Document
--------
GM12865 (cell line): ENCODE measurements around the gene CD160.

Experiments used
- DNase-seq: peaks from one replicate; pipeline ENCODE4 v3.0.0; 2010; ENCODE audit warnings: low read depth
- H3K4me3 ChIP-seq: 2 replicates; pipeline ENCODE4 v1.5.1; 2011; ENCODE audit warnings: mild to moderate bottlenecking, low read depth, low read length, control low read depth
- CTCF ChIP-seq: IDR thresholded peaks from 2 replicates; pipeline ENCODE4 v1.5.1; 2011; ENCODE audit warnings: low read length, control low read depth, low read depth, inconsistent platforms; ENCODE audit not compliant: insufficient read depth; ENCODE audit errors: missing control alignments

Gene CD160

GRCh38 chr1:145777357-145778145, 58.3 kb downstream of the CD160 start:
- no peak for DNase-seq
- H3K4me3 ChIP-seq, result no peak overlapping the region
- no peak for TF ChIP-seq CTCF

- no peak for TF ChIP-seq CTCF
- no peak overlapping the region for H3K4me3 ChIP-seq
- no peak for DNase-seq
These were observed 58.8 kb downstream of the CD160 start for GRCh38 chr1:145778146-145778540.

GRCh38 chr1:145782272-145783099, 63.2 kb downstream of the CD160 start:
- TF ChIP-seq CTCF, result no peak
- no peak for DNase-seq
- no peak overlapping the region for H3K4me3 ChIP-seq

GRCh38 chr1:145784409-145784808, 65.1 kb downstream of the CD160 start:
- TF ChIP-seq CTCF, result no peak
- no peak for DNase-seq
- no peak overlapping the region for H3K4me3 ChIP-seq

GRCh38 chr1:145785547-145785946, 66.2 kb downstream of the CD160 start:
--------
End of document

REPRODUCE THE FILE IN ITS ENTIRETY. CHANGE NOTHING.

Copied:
GM12865 (cell line): ENCODE measurements around the gene CD160.

Experiments used
- DNase-seq: peaks from one replicate; pipeline ENCODE4 v3.0.0; 2010; ENCODE audit warnings: low read depth
- H3K4me3 ChIP-seq: 2 replicates; pipeline ENCODE4 v1.5.1; 2011; ENCODE audit warnings: mild to moderate bottlenecking, low read depth, low read length, control low read depth
- CTCF ChIP-seq: IDR thresholded peaks from 2 replicates; pipeline ENCODE4 v1.5.1; 2011; ENCODE audit warnings: low read length, control low read depth, low read depth, inconsistent platforms; ENCODE audit not compliant: insufficient read depth; ENCODE audit errors: missing control alignments

Gene CD160

GRCh38 chr1:145777357-145778145, 58.3 kb downstream of the CD160 start:
- no peak for DNase-seq
- H3K4me3 ChIP-seq, result no peak overlapping the region
- no peak for TF ChIP-seq CTCF

- no peak for TF ChIP-seq CTCF
- no peak overlapping the region for H3K4me3 ChIP-seq
- no peak for DNase-seq
These were observed 58.8 kb downstream of the CD160 start for GRCh38 chr1:145778146-145778540.

GRCh38 chr1:145782272-145783099, 63.2 kb downstream of the CD160 start:
- TF ChIP-seq CTCF, result no peak
- no peak for DNase-seq
- no peak overlapping the region for H3K4me3 ChIP-seq

GRCh38 chr1:145784409-145784808, 65.1 kb downstream of the CD160 start:
- TF ChIP-seq CTCF, result no peak
- no peak for DNase-seq
- no peak overlapping the region for H3K4me3 ChIP-seq

GRCh38 chr1:145785547-145785946, 66.2 kb downstream of the CD160 start: